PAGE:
It was always the custom for such Austinians as went up to represent the School at the annual competition to stop the night in the town. It was not, therefore, till just before breakfast on the following day that Tony arrived back at his House. The boarding Houses at St Austin’s formed a fringe to the School grounds.

The two largest were the School House and Merevale’s. Tony was at Merevale’s. He was walking up from the station with Welch, another member of Merevale’s, who had been up to Aldershot as a fencer, when, at the entrance to the School grounds, he fell in with Robinson, his fag. Robinson was supposed by many (including himself) to be a very warm man for the Junior Quarter, which was a handicap race, especially as an injudicious Sports Committee had given him ten yards’ start on Simpson, whom he would have backed himself to beat, even if the positions had been reversed. Being a wise youth, however, and knowing that the best of runners may fail through under-training, he had for the last week or so been going in for a steady course of over-training, getting up in the small hours and going for before-breakfast spins round the track on a glass of milk and a piece of bread. Master R. Robinson was nothing if not thorough in matters of this kind.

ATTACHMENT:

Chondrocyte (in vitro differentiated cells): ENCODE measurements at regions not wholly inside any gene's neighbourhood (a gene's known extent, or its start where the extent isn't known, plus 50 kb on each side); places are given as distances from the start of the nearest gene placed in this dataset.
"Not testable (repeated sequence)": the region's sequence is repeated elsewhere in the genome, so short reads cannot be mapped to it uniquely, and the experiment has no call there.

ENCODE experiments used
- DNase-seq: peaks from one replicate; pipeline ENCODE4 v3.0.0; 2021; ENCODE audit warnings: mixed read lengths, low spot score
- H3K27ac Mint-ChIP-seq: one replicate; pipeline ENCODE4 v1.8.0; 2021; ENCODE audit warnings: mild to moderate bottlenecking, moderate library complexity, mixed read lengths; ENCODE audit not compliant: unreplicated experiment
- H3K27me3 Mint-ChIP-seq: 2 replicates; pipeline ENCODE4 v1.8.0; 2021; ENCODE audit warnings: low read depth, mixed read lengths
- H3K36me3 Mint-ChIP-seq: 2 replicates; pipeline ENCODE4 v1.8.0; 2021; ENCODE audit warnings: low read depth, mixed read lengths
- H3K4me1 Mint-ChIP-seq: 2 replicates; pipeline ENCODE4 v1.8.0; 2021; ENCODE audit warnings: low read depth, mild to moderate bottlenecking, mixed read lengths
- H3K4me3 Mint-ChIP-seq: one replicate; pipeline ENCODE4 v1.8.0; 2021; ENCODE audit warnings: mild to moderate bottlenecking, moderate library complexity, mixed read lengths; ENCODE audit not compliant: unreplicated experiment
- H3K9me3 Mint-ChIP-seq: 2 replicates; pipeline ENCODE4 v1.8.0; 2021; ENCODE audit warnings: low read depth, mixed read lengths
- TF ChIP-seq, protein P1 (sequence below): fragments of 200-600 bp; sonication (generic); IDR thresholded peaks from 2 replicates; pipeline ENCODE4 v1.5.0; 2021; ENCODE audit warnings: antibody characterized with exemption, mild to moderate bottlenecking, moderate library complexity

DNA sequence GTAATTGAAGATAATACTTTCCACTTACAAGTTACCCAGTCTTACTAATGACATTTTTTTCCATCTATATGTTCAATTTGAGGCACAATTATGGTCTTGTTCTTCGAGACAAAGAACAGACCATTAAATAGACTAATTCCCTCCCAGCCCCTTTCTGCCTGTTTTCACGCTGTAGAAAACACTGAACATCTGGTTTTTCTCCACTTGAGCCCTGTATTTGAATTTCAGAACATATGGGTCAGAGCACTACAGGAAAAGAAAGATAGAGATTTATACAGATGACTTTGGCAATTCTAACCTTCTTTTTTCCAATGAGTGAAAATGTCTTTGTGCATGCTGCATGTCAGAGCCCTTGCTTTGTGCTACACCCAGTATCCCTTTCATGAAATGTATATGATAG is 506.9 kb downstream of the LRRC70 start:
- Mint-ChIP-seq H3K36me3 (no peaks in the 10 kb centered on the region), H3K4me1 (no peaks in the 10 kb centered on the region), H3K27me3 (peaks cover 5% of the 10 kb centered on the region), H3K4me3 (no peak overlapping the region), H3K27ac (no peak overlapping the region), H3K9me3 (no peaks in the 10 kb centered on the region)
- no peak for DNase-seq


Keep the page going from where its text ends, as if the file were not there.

But today things of greater moment than the Sports occupied his mind. He had news. He had great news. He was bursting with news, and he hailed the approach of Tony and Welch with pleasure. With any other leading light of the School he might have felt less at ease, but with Tony it was different. When you have underdone a fellow’s eggs and overdone his toast and eaten the remainder for a term or two, you begin to feel that mere social distinctions and differences of age no longer form a barrier.

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